The answer is: If you take away "the sea" from "Waves and the sea," you get "Waves and," which, to the ear, is also "waves sand" — So the solution is something anyone who has seen a sandy ocean beach has seen: the pattern of waves, or ripples, left by the ebbing tide in the drying sand.

This stationary wave-pattern is tathata, Essence. The absent sea is shunyata, Being — or Void. To separate Essence from Being like this, and reunite them on a higher level, is what all true art does, to break us free from our habitual ways of looking at things and cleanse the doors of perception. The Chinese landscape painter, say of the Sung period, renders his pine branches, waterfalls and misty crags imply by removing the Being of his subject, and leaving only the Essence (though not, of course, the Being of the painting; the Essence of his subject, first given Being by water, timber, rock and air, is now reflected in ink and rice paper).

The great classical Chinese or Japanese painter does not try to reproduce nature, like the "realistic" or "naturalistic" artist, but rather makes a painting which, because it is obviously an "apparition," an image, and not an imitation or counterfeit of a real thing, thereby reveals the essence of its subject — so that, when we find ourselves walking through a landscape of pine trees and waterfalls and misty crags, and suddenly recall such an image, it immediately superimposes itself upon and blends with the picture painted by our senses, since there is no "rivalry of two beings" to prevent it. And so we suddenly witness a world in which Essence fully reveals Being, a world where "things are exactly what they seem."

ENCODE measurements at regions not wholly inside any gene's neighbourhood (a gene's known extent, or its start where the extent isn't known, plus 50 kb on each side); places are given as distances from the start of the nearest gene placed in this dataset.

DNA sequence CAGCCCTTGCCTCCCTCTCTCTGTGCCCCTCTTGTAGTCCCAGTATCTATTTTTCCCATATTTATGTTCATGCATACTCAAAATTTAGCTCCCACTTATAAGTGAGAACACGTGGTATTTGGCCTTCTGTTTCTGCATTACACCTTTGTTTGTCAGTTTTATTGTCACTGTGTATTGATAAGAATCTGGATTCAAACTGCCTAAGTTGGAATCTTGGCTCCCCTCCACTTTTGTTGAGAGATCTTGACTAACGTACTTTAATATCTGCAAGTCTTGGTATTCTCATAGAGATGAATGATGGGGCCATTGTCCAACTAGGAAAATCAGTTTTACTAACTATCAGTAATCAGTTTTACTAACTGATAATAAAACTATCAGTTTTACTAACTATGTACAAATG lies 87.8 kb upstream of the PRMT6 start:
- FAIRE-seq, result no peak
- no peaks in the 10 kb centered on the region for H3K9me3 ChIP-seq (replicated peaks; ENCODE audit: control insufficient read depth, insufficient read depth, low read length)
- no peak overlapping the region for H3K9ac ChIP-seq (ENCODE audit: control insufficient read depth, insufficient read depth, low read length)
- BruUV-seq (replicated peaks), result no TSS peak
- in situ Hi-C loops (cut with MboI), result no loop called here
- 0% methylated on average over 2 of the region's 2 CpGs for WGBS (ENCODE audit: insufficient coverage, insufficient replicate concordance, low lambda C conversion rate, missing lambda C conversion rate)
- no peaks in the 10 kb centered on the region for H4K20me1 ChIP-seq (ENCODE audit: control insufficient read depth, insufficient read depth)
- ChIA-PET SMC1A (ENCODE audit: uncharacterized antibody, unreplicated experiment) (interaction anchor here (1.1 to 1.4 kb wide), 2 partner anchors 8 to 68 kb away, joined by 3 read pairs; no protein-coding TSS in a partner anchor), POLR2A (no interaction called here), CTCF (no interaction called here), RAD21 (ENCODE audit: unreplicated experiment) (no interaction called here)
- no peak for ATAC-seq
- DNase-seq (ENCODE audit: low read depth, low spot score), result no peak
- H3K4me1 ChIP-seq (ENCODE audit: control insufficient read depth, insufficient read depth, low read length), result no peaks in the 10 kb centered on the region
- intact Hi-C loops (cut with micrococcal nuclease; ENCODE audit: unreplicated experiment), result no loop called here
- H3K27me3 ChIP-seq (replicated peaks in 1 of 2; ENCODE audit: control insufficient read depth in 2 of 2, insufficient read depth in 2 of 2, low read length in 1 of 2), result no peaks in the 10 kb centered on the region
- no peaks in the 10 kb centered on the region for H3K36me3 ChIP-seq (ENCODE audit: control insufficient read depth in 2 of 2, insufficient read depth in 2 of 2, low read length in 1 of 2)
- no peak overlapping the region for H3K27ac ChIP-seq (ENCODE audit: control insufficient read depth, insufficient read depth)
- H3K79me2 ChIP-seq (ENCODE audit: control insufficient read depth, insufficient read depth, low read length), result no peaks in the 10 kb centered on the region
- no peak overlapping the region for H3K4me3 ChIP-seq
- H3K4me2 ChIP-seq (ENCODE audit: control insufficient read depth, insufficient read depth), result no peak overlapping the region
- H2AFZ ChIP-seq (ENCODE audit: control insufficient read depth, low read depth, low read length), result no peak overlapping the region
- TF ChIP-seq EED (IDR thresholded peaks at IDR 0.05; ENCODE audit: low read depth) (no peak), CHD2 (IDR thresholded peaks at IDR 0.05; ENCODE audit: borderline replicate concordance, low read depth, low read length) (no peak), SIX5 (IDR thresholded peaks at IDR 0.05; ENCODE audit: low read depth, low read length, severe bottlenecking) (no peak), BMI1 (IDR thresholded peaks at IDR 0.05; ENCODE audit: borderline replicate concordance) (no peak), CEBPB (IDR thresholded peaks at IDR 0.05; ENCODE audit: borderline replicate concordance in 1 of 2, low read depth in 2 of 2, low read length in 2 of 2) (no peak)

This is a kind of alchemy. Being and Essence, in their fallen state, where manifestation obscures rather than reveals the Principle manifested, are like alchemical Mercury and alchemical Sulfur chaotically mixed or crushed together, producing that state which the alchemists call Lead. For this Lead to be transmuted into Gold, where manifestation reveals its Principle rather than obscuring it, Mercury and Sulfur — Being and Essence — must be separated, clearly distinguished, and then reunited on a higher level. This is the alchemy which true art serves. As the human substance is purified and refined through spiritual practice, the vision of nature becomes a theophany, a revelation of God. As the vision of nature is purified through art, the human substance is refined as well, so that it can more perfectly reflect its Divine Source.


My latest book is The System of Antichrist: Truth and Falsehood in Postmodernism and the New Age. In it you can hear the story of how Lew introduced me to Carlos Castaneda at one of his Full Moon Mussel Feasts, Muir Beach, California. You can get it through:


In Lew Welch's book Ring of Bone, three riddles appear. One (the Rider Riddle) can only be answered by each one for himself. The other two (The Riddle of Bowing and the Riddle of Hands)

each have only one right answer. Lew told me the answer to The Riddle of Bowing, and I solved The Riddle of Hands by myself. (The answer was confirmed by Lew’s wife, Magda Cregg). So if anybody wants to try and solve them, e-mail me at uptonjenny at hotmail.com, and I can say "pass" or "fail".